The IRS argues that "the summonsed information will assist the Service in deter╜mining . . . how much old technology exist╜ed in the enhancements to products al╜ready in existence as of the date of the agreements between BMC and its con╜trolled foreign affiliates." (Docket Entry No. 36, p. 17). The IRS wants to know the extent of the pre-April 1, 1992 technology contained in these enhancements as com╜pared to the "new," post-April 1, 1992 technology. (Tr. 194). Because the "new" technology is subject to the Cost Sharing Agreement between BMC and its Europe╜an affiliate and is excluded from the royal╜ty base, the IRS asserts that knowing the extent of the "old" technology in the prod╜uct enhancements will help in determining the "correct compensation due BMC from its controlled foreign affiliates, both as payment for the transfer of intangibles and as the buy-in required to cost share." (Docket Entry No. 36, p. 5).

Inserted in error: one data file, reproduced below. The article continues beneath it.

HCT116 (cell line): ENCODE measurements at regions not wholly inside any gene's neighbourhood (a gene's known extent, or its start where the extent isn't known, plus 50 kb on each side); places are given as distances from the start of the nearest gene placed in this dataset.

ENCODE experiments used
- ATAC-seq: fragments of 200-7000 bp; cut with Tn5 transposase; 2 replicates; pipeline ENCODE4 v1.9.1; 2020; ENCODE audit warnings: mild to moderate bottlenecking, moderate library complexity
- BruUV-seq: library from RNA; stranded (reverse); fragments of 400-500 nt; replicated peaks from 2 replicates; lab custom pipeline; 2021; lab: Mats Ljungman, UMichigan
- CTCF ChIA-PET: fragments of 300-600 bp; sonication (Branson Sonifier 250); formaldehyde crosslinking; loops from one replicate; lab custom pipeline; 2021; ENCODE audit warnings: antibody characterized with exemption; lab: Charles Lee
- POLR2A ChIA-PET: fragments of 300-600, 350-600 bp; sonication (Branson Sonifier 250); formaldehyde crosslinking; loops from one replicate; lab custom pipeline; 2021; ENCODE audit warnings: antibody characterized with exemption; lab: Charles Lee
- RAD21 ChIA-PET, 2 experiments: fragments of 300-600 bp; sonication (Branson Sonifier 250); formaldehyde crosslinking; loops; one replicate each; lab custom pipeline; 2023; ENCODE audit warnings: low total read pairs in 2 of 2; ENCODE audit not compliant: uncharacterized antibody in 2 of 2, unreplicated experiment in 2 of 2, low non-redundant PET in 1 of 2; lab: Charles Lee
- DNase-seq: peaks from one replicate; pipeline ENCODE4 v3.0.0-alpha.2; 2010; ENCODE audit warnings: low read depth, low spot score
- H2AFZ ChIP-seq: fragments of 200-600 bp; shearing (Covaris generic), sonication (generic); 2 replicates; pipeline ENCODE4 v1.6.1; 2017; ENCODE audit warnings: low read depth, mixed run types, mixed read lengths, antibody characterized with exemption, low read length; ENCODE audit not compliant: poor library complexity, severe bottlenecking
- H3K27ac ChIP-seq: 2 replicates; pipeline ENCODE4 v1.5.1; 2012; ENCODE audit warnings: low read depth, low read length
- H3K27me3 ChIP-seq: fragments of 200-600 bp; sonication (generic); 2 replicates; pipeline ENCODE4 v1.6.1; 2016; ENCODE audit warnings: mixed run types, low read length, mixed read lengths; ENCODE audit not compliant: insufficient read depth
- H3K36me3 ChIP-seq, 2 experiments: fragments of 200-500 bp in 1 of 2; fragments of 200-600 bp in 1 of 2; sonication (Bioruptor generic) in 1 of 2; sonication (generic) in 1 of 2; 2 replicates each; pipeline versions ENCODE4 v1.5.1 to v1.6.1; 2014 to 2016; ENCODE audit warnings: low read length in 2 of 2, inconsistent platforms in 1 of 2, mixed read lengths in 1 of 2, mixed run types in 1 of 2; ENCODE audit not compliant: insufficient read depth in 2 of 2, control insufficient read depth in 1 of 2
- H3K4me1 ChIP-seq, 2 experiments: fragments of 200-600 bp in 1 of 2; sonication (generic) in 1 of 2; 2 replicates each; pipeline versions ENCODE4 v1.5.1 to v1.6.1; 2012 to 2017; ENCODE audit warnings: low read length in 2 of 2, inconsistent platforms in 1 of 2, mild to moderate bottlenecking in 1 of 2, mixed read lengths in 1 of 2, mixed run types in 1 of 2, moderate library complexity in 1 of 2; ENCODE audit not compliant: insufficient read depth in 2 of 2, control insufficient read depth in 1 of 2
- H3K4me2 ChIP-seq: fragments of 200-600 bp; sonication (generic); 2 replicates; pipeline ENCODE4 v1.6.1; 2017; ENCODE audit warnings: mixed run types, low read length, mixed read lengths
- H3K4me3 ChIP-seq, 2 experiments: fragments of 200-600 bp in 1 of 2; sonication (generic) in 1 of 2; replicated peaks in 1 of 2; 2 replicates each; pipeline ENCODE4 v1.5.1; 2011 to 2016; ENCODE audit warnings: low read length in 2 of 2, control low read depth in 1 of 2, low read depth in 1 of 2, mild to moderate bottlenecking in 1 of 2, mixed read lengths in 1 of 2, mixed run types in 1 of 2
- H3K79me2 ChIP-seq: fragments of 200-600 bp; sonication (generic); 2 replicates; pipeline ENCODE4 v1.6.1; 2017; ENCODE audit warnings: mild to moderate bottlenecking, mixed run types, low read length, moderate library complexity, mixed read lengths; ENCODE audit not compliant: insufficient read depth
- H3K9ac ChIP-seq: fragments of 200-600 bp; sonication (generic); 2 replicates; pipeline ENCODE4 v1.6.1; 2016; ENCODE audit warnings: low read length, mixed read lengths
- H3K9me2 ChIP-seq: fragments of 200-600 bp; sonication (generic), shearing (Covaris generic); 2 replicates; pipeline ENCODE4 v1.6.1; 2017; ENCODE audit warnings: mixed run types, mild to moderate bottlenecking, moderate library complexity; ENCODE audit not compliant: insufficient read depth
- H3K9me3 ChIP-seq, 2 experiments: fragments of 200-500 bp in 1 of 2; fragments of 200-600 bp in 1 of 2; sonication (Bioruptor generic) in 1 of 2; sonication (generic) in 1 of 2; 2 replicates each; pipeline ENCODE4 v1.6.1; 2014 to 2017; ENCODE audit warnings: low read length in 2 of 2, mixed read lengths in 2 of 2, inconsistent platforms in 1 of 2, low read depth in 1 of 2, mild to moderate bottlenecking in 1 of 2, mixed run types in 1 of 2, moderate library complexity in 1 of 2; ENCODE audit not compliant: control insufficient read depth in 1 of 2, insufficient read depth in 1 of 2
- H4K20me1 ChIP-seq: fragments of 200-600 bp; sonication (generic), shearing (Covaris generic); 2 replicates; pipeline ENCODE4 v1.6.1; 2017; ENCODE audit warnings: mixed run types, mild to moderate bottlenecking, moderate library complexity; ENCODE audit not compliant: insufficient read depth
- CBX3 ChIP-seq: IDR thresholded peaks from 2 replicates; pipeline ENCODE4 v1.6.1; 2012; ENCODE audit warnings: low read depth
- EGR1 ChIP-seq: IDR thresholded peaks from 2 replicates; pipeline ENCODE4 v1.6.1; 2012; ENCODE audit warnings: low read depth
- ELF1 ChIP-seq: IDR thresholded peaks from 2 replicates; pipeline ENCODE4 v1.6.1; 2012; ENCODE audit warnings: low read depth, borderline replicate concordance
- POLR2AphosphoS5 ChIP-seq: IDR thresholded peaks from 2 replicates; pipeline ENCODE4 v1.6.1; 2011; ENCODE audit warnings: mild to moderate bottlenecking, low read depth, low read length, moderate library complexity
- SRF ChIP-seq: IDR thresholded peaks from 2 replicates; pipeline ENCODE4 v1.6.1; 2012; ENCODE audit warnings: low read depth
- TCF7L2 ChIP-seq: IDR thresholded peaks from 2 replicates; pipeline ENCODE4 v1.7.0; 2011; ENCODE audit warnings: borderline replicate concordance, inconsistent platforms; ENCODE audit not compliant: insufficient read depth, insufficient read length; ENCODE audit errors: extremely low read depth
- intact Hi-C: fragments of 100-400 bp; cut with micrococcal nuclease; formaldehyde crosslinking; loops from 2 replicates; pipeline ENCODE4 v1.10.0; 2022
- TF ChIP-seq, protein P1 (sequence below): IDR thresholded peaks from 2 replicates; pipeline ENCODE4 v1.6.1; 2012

BMC readily agrees that part of the value of the enhanced software products, such as updates, patches, and new releas╜es, provided to European, maintenance plan customers after April 1, 1992, is derived from pre-April 1, 1992 technology. (Tr. 69-70). This "old" technology is not subject to the Cost Sharing Agreement. BMC vigorously disputes that counting the number of lines or changes in source code for the enhanced products will shed any light on the audit valuation issue.